I was thinking that a giant paper cutter type device would be really helpful for quickly cutting batts of insulation.
Tip 5: Create a stud bay template for frequent cuts.
Many of my smaller stud bays were all the same size. I cut a template piece of insulation (perhaps a cardboard template would have been better) and used that to cut may smaller batts
Tip 6: Keep as much of the edge paper as possible.
Make cuts so that you retain as much of the edge paper (the sides that are folded over) as possible. This is what you staple to the studs.
Tip 7: Staple to the sides of the studs, not the top.
If you staple the batts to the top of the studs, where your drywall will attach, it may interfere in drywalling if the staples don’t lay flat. Instead, you can staple the batts to the sides of the studs. This keeps the staples out of the way.
Tip 8: Working around outlets.
You can’t insulate over an outlet or window, for obvious reasons, so you’ll need to cut out the insulation around those areas. Try to leave NO empty space. The batts should be pulled apart (see video) from the outlet up to where the wiring comes down so the wiring is sandwiched in between the middle of the batt.
If you’re wondering if the outlets might let in cold or hot air, the answer is that they do. I buy foam insulators for any outlets on the exterior of my home to prevent this. They’re VERY easy to install.
Tip 9: Perfection is not a realistic expectation.
For the Type A’ers like myself, this is just a reminder that contractors don’t do things 100% perfectly either. Lower your expectations and do the best job that you’re able.
Insulating: Step By Step
- Clean up your space. Use a ShopVac to clean up any debris between your studs and on your floor.
- Add your batts to any bays that need a full sized batt.
- For bays with an electrical outlet, peel the batts apart so the electric wiring can be sandwiched between the batts. Cut out the area for the outlet box.
- For smaller bays, cut batts to size and insert.
- Staple batts onto the sides of the studs. If you haven’t added the electric yet, wait to staple until the wiring is sandwiched inside the batts.
Insulation Process Video
My 10 year old really enjoyed stapling so I put him to work stapling all of the batts in, at least for the lower parts. It was really helpful to have him do this while I cut and placed other batts. At one point, he was finishing up stapling batts while my husband and I started putting the wall panels on.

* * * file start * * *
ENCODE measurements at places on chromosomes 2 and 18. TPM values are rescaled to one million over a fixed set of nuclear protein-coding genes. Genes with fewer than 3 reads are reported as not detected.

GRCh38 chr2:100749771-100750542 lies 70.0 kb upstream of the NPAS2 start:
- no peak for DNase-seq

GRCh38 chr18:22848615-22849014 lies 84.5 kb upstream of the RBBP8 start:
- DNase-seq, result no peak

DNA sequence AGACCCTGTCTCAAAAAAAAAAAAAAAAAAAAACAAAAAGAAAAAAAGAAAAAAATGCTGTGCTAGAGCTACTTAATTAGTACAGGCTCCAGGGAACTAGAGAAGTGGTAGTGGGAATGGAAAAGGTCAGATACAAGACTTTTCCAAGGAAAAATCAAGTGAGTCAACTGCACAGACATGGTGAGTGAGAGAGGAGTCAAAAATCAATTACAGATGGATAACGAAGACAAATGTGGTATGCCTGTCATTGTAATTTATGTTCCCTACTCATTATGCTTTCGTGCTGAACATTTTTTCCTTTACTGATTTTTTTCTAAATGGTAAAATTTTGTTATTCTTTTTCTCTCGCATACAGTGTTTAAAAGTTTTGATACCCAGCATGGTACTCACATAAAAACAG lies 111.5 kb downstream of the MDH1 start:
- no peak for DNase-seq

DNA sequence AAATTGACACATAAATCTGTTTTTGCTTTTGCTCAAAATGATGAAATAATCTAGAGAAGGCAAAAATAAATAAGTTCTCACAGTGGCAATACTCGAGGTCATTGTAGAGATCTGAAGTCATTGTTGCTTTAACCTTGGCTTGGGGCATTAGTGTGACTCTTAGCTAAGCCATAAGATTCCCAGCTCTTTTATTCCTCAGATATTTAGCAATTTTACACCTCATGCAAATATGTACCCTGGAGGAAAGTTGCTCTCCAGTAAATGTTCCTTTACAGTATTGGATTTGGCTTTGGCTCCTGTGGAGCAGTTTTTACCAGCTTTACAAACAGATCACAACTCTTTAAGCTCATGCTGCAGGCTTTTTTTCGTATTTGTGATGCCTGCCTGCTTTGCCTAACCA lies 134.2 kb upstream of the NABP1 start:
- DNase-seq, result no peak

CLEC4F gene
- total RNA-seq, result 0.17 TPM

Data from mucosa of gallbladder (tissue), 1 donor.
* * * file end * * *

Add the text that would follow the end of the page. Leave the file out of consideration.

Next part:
Spray Foam Insulation: Our Ceiling Solution
While I had originally planned to insulate the ceiling myself, it was VERY high and I wasn’t sure how to manage it because the studs on the ceiling or on the short side above the 9′ walls weren’t similar to my wall studs- there was no neat spot to pop the insulating bats into.
I decided to splurge on this and hired a company to do spray foam insulation on the roof. This ran $1500 for the roof + an additional $400 to put a special coat of paint on it to seal it so I could use the ceiling “as is” without adding sheetrock or paneling.
The spray foam was closed cell foam R-21. Spray foam companies come in with special equipment because the foam is pretty toxic. You’ll want to plan to be out of the space for a few days after they spray it until the smell dissipates.
I wish they’d been able to do the floor as well. The main issue that the spray foam company mentioned is that the lack of insulation in the floor meant that moisture could come into the shed through the floor and get trapped inside the shed. This could cause issues with mold. My minisplit has a dehumidifier, however, and I haven’t had any moisture issues in the shed.
Insulating the Floor
I should have insulated the floor before fixing the rotten part of the flooring and putting the laminate flooring down. I wasn’t sure how big of a difference insulating the floor would make, and I did NOT want to rip up all of the floor to put it in.
The main issue was the price of wood currently and not wanting to replace anything that didn’t NEED to be replaced. The secondary issue was I had no idea what type of insulation to put under there or how to protect it from bugs and mice. I thought that perhaps I could just have the spray foam folks shoot the foam under there, but unfortunately they could not.
We made it through the whole summer without an insulated floor though and it didn’t seem to be a big issue. The winter was harder. On very cold days, the floor was VERY chilly to walk on. I ended up purchasing an 8×10 Ruggable rug to put down to keep my feet a bit warmer. Overall, it’s been manageable, but I’ll probably try to solve this problem long term.
One possible solution that we may pursue is to use a big roll of plastic to staple under the shed. This will hopefully block out drafts. Then I’d like to shovel some loose rock under the shed to make it less hospitable to mice and snakes, and also so it creates a better drainage area for any water. And last, but not least, the gutters and minisplit need to have the water they’re expelling be directed away from the base of the shed.